The whole thing is just nutty jingoism gone awry. War Fever in the Heartland. It's always been thus, and the Republic has survived. We need to jump up and down and condemn it, though, just to let folks know we're paying attention.
|Supreme Court re: malls and free speech||DougSloan|
Mar 5, 2003 2:19 PM
|Here is the closest opinion I've found so far, but it's partially based upon a California law requiring mall owners to allow public speech. Other states may not. Interestingly, it was the mall owner in this case claiming that his speech rights were being trampled. The Court said he must allow the speech.
I've posted the opinion here: http://www.midcalracing.com/mallopinion.htm
|The mall displayed the shirt before the guy did.||Spoiler|
Mar 5, 2003 5:03 PM
|As I said in my question to Doug, the mall allowed the shirt to be displayed in the first place. They're perfectly willing to allow the vender to display it in full view in order to get you to spend your money on it.
After they have your money in their pocket, they decide that it's likely to provoke a disturbance.
Are they saying that "Give Peace a Chance" only provokes a disturbance when it's associated with a person wearing it rather than on a rack with a sales tag attached to it?
|No, they had the shirts made||Alpedhuez55|
Mar 5, 2003 5:47 PM
|If you read the original story, they had the shirts made. They are just white shirts with letters ironed on. These were not on display or bought off the rack. Here is a picture from the story. Though I am sure there are many more offensive shirts in the mall than these ones. I am curious if they kick out teenagers wearing objectional shirts.
I think the both the mall & the protester probably overreacted. If there were 10 or 15 people walking around the mall, I would say kick them out. One or two is not a demonstration. The son took his shirt off but the father did not. According the the mall's statement, he was being disruptive.
I think the charges should be dropped. The mall made their point and have the right to kick people out. If people want to go in there to protest after that, let them kick them out.
|check my post above "not sure" ... nm||DougSloan|
Mar 5, 2003 9:11 PM
|Not McCarthyism, but equally pathetic.||czardonic|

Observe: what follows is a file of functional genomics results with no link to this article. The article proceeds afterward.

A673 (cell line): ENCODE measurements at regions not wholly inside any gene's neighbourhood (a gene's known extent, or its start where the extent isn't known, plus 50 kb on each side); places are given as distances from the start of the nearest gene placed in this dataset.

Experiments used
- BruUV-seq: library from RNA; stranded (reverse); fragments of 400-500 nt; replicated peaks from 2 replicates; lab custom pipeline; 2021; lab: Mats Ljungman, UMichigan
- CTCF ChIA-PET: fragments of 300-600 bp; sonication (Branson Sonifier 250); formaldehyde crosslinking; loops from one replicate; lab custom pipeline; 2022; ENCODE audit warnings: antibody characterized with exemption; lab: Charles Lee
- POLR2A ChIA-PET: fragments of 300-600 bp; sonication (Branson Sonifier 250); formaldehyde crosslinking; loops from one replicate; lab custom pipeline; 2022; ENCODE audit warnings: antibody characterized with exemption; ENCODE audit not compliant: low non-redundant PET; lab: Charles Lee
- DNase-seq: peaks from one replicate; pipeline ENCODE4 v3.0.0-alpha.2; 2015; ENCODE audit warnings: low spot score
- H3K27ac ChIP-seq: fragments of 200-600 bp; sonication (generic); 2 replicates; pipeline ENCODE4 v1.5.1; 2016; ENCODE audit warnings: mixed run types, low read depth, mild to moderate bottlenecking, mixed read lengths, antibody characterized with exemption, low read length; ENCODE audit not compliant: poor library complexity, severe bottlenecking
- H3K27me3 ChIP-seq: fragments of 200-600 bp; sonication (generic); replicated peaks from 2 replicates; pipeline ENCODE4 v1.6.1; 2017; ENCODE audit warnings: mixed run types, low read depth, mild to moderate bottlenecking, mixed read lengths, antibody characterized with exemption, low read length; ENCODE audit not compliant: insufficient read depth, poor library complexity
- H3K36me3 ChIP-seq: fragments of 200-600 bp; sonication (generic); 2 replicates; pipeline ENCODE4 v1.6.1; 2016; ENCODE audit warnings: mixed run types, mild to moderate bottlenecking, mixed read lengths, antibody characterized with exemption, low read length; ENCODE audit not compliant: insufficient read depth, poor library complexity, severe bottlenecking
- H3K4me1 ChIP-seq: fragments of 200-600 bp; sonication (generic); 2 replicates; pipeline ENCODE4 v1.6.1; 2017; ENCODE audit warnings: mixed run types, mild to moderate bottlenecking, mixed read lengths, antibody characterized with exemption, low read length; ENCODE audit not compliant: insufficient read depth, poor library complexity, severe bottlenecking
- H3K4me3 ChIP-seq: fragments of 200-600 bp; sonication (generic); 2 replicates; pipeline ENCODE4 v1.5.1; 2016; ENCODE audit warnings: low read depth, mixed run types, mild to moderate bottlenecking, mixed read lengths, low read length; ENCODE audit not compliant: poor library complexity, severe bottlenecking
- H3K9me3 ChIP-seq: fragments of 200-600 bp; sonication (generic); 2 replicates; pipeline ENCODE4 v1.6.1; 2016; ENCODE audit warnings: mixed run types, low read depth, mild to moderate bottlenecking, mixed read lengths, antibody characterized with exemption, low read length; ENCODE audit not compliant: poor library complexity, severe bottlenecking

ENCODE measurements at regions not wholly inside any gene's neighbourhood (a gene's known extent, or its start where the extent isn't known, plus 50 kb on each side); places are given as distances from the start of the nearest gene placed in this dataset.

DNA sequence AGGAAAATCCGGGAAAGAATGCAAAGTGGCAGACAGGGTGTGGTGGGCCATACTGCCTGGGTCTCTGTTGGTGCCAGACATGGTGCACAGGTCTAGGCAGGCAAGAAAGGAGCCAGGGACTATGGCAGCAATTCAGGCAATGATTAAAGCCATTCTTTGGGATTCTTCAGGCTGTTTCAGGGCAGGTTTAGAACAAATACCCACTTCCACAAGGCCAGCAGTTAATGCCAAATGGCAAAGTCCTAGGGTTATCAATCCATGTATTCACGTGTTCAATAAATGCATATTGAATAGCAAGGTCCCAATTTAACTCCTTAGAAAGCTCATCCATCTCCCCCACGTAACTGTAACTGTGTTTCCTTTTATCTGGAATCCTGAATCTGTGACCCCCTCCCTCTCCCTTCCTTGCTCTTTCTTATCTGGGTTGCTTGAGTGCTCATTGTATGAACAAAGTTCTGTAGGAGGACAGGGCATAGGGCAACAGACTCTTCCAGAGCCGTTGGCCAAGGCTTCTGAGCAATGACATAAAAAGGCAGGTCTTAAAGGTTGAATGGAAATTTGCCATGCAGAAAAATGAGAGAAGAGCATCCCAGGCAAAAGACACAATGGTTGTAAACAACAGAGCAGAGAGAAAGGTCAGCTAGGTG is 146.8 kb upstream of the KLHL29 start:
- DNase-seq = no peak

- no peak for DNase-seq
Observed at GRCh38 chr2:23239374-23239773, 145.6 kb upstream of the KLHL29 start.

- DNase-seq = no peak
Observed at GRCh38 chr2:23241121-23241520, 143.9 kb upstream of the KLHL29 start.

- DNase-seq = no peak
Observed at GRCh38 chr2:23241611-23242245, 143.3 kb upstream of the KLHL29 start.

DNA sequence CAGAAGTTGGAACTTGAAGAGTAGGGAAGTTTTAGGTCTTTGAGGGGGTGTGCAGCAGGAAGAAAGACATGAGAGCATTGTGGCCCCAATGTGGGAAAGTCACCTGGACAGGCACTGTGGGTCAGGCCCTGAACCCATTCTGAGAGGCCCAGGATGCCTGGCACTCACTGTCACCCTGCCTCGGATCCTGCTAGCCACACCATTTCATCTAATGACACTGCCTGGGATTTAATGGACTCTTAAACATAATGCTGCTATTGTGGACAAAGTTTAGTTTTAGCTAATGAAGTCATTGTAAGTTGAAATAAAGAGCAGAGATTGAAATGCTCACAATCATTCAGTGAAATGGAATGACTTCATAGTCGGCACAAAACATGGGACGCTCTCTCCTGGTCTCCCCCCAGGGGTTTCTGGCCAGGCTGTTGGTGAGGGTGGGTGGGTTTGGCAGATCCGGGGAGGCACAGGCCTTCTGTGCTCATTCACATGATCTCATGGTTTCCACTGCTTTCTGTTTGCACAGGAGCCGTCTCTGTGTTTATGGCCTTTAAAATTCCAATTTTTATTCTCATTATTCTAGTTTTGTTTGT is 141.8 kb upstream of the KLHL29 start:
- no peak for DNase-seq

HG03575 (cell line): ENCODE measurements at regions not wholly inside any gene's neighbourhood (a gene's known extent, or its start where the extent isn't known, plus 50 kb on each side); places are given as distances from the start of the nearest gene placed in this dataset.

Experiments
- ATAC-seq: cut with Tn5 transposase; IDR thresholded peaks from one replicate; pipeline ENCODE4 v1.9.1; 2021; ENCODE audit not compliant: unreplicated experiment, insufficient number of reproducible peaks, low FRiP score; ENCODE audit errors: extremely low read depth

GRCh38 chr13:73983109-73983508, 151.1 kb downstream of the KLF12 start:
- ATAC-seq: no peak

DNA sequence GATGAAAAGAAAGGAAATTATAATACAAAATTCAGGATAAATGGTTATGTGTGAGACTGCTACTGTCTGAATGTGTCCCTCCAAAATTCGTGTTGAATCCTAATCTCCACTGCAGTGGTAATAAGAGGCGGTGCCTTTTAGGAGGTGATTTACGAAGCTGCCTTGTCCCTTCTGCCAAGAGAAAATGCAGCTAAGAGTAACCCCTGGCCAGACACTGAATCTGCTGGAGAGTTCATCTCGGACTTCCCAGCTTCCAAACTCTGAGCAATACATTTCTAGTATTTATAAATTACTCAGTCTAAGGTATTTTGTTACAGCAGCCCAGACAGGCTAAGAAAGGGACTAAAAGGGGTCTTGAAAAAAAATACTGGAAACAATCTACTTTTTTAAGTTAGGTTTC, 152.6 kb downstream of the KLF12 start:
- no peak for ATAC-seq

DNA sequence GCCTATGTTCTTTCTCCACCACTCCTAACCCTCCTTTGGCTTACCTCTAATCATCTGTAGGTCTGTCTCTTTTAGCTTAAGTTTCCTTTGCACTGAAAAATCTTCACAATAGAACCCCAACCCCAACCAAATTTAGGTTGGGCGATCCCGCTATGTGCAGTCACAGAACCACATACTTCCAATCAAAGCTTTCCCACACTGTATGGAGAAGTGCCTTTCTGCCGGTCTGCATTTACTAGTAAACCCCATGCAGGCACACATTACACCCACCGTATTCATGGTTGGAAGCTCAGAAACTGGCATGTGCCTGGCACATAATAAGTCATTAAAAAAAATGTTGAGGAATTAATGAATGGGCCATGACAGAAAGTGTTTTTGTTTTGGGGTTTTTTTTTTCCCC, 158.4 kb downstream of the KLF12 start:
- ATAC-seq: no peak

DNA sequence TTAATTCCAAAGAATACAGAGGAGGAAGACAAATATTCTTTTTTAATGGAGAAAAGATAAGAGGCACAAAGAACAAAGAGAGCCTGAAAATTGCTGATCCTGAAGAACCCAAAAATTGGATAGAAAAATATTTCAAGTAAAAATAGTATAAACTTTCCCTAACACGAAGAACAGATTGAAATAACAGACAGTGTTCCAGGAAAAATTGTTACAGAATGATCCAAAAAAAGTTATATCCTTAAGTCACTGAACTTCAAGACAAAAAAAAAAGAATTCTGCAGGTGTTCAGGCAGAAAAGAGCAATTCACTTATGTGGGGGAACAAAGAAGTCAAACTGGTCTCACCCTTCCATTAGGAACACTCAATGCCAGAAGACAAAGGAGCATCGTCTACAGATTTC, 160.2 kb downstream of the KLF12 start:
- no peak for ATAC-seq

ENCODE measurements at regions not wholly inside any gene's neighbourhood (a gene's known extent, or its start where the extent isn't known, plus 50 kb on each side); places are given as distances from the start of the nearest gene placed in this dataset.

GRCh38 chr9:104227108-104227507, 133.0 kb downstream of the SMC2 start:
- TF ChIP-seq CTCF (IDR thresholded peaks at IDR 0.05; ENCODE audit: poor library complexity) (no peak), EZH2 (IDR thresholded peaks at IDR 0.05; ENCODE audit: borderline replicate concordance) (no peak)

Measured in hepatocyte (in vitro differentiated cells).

Mar 5, 2003 12:43 PM
|I guess it is just as well that we have the Constitution to protect freedom of expression, because it obviously isn't safe in the hands of the average American. It's not illegal to refuse to watch a TV show or movie because you don't like an actor's politics and hope that boycotting him will silence him or ruin his career. It's just sad.|
Mar 5, 2003 1:32 PM
|NBC is probably worried about the effect that his out-spoken views have. I say "probably" because I'm not privvy to their meetings on the subject. According to Sheen (and the article, but you didn't post this bit)........
Martin Sheen recently said top executives at NBC had "let it be known they're very uncomfortable" with his outspoken opposition to war with Iraq.
Would this constitute a perceived threat (depending on language of course) and might this not be closer to "blacklisting" than you previously described?
Mar 5, 2003 3:18 PM
|I read read that on the link too BT. I had heard that quote on the radio and just posted the one story. You make a good point. Assuming Sheen's statement to be true, if NBC told Sheen to shut up to save ratings I do not consider that black listing but could come close if they took it further.
They have a lot of money invested in him and if his of screen behavior is having a negative impact on the show, then they have the right to say something too him. I am sure they talked to Sorkin, the writer/creator of the show after he got arrested with the Magic Mushrooms a couple of years ago.
If they fire him and then go discrediting him for what he did, that is closer to black listing. I do not think the whole entertainment industry is going to tell him he is not welcome to work any more. That is what was done in the 50s. Plus that was an innocent before proven guilty or guilt by association situation. Nothing like that is happenning here.
I think people are speaking out against some of the actors who are making some pretty "Out there" statements. I mean that guy from "The Agency" was saying Bush was worse than Hitler. I think some people are just tired of litening to actors telling them how they should think. People also have the right to tell advertisors to withdraw from the show. They did it for Rush, Dr. Laura, Soap, Married with Children and the Masters Golf Tourney to name a few. It usually backfires though and gets the show more ratings.
|It's all about image||Funston|
Mar 5, 2003 7:16 PM
|Sheen (and Fonda and Penn) is in the business of image portrayal. He's an actor. Acting careers are very fragile. Studios judge them on their bankability. Their bankability is dependant on both their onscreen image and on some measure their offscreen image. If NBC dumps Sheen, it'll be because the show's ratings have sunk, and so it will be determined that he has become a financial liability. In the end, it's all about money.|
|how about the guy arrested for wearing a "Peace" t-shirt||ColnagoFE|
Mar 5, 2003 2:13 PM